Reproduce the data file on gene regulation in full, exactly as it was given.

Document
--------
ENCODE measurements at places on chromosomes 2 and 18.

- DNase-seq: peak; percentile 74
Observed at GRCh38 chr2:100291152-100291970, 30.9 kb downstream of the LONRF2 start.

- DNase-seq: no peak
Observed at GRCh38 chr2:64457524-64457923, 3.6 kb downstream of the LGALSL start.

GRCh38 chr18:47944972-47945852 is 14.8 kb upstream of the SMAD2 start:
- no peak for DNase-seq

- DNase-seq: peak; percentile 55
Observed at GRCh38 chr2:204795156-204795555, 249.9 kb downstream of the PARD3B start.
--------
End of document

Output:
ENCODE measurements at places on chromosomes 2 and 18.

- DNase-seq: peak; percentile 74
Observed at GRCh38 chr2:100291152-100291970, 30.9 kb downstream of the LONRF2 start.

- DNase-seq: no peak
Observed at GRCh38 chr2:64457524-64457923, 3.6 kb downstream of the LGALSL start.

GRCh38 chr18:47944972-47945852 is 14.8 kb upstream of the SMAD2 start:
- no peak for DNase-seq

- DNase-seq: peak; percentile 55
Observed at GRCh38 chr2:204795156-204795555, 249.9 kb downstream of the PARD3B start.